LGB (Lehmann Gross Bahn)
LGB is the standard acronym for Lehmann Gross Bahn - the "Lehmann Big Train" in German. Made by Ernst Paul Lehmann Patentwerk in Nuremberg, Germany, since 1968, it is the most popular garden railway model in Europe, although there are also many models of U.S. and Canadian prototypes. It is also a leading brand of garden model railroad in the United States. LGB is sold in the United States under the outfit "LGB of America". Many of the new LGBoA products are now manufactured in China instead of Germany.
LGB is responsible for introducing G scale to model railroading. According to LGB, this scale is 1:22.5, although other G-scale (and Gauge 1) manufacturers produce products that range from 1:20.3 to 1:34, and for the most part, all use the same track and are compatible with one another.
The first loco made by LGB was a model of a small Austrian 0-4-0 named "Stainz". This loco appears in their logo and is still in production today, although it now has a sound system and other mechanical differences to the original model. Most garden railway enthusiasts have at least one example of Stainz in their collection as it tends to be a robust loco with good pulling power.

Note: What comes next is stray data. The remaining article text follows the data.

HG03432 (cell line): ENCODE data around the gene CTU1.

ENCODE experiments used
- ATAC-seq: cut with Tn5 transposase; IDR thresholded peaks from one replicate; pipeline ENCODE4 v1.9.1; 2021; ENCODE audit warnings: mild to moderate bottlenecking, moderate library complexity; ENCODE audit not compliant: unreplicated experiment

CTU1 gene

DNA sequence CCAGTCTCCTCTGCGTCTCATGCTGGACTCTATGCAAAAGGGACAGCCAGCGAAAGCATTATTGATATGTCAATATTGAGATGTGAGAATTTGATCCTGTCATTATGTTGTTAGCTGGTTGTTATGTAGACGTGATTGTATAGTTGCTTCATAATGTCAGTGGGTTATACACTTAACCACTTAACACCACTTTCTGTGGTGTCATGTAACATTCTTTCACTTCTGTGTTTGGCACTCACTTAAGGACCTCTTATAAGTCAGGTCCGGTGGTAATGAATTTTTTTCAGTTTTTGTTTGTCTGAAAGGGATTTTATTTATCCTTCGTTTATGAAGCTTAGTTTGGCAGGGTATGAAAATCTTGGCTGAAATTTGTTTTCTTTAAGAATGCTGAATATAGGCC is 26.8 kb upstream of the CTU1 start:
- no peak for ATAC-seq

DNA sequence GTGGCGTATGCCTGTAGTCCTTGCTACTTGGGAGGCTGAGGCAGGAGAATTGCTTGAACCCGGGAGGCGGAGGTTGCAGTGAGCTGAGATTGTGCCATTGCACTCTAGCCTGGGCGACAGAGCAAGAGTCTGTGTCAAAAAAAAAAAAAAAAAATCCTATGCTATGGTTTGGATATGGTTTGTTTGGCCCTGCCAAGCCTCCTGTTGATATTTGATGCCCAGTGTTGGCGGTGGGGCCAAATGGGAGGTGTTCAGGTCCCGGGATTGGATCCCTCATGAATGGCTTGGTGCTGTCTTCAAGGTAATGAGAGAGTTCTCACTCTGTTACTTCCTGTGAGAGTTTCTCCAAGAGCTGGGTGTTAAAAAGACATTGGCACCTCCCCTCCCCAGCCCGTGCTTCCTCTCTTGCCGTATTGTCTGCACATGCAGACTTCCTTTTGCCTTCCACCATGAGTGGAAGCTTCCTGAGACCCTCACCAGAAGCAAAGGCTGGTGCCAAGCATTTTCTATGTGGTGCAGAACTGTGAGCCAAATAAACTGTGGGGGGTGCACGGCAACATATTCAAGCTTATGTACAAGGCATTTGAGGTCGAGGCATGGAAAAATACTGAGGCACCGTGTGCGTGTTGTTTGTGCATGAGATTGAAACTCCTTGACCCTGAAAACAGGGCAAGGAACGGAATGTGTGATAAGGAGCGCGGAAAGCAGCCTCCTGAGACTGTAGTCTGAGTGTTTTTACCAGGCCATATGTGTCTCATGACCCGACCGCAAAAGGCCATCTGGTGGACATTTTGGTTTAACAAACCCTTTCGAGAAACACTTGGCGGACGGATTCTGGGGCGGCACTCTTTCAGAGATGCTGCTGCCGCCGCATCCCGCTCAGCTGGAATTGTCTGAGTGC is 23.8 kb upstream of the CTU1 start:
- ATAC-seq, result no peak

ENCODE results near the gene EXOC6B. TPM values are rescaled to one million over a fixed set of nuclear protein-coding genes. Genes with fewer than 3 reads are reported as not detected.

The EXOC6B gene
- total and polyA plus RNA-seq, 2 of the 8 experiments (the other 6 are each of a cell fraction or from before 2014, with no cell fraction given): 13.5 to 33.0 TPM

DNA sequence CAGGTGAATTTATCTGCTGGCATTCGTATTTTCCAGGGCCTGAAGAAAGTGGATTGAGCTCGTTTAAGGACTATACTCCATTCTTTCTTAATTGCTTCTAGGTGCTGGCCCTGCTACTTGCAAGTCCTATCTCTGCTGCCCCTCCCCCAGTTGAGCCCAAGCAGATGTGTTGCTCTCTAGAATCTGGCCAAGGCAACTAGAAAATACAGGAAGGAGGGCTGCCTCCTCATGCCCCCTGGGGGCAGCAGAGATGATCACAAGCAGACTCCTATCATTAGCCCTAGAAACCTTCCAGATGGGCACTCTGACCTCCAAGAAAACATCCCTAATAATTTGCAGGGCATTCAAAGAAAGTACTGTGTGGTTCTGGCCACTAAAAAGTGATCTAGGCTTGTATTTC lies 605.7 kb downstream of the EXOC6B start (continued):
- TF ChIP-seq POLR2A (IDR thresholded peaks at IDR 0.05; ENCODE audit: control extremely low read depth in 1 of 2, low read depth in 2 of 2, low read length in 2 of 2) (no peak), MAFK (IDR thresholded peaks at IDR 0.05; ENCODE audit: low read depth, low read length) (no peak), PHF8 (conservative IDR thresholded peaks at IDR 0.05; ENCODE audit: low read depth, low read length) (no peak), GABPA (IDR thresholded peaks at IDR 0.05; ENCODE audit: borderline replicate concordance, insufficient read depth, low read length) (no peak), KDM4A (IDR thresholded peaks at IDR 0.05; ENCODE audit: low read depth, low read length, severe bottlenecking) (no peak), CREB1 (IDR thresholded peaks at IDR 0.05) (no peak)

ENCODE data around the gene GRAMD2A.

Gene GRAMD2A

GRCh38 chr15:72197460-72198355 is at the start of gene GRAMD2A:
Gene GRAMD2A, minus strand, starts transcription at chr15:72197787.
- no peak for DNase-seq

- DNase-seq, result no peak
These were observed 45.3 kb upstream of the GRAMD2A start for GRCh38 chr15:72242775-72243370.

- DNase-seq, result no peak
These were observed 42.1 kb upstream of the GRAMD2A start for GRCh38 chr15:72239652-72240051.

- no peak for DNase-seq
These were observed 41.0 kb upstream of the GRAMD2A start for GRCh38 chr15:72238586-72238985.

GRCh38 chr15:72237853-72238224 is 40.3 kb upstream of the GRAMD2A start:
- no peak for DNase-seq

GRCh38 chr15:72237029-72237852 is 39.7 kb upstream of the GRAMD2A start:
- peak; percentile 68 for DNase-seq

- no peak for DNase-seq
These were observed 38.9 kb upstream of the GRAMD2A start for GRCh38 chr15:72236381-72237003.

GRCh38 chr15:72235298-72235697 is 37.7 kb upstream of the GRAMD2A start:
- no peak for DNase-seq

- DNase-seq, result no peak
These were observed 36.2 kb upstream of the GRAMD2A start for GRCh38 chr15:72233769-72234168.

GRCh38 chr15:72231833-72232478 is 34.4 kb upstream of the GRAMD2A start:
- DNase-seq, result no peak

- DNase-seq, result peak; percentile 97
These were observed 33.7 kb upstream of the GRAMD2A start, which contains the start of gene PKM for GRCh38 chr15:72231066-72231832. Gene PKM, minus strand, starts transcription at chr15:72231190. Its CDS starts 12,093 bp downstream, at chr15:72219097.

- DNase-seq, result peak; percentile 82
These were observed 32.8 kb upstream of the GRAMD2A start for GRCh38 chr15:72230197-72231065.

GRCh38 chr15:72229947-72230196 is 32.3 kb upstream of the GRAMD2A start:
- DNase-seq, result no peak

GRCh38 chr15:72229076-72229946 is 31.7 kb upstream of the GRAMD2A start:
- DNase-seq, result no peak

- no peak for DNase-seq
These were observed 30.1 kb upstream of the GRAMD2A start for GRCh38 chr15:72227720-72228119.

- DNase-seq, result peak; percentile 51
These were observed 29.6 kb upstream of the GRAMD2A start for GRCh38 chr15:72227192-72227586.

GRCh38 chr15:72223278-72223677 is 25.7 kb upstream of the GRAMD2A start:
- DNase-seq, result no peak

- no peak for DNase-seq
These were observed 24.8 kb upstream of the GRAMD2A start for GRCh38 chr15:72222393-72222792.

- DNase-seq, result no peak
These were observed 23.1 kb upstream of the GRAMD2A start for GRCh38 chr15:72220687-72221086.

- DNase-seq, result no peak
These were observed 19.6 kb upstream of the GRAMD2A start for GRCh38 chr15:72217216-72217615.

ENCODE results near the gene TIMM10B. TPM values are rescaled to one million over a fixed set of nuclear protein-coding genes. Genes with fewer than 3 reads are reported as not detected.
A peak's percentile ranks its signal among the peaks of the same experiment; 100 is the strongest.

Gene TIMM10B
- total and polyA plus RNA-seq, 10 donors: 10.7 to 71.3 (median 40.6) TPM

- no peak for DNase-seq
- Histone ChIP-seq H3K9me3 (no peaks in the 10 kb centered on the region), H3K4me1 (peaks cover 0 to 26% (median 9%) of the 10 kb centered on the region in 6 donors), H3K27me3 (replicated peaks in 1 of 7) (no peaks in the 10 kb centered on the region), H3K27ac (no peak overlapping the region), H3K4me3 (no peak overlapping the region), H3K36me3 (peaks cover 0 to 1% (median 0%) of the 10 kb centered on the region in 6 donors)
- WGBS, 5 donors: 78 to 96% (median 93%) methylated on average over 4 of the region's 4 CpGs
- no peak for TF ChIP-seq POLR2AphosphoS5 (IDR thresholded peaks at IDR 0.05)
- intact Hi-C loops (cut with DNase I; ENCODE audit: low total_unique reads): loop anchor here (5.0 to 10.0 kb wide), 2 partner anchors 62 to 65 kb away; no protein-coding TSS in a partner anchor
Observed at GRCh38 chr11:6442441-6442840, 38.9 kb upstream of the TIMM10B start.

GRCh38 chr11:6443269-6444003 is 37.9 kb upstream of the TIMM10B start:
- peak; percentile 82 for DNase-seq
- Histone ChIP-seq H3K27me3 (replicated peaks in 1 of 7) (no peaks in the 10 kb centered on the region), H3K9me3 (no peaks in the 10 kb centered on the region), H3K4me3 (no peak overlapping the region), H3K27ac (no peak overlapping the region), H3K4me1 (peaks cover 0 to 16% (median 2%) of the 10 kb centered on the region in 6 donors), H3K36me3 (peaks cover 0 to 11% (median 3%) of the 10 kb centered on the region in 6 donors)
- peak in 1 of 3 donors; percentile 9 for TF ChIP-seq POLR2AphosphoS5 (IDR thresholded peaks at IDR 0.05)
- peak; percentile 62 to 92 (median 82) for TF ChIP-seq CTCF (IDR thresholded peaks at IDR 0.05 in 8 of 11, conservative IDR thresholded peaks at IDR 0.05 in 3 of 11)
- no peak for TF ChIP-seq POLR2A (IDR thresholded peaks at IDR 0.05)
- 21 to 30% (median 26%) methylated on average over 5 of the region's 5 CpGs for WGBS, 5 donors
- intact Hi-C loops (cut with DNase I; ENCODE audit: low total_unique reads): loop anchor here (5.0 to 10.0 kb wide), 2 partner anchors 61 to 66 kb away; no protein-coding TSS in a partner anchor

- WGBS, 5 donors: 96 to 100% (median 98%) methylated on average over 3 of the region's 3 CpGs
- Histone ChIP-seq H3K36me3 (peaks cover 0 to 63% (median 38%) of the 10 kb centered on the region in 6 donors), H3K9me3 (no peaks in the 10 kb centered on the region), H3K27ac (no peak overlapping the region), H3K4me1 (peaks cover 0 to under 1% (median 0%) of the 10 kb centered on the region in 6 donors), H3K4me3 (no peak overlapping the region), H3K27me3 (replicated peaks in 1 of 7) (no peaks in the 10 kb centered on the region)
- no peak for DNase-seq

LGB's tooling is of great interest due to its design. For example, on the standard 4-wheel coach they have a choice four roof designs and three body designs, all using the same chassis and end walkway mouldings. Such careful planning allows common parts to be used keeping costs down. Two very different-looking vehicles can share all but one or two components.
LGB's engineering is also of great interest. Starter sets typically include a circle of track with a 4 foot diameter and a smaller two-axle locomotive, like the Stainz mentioned above. All LGB locomotives and rolling stock can run on this 4 foot diameter track, from engines as small as the Stainz and European 2-axle rolling stock, to large American Mallet steam locomotives and modern oversized freight cars.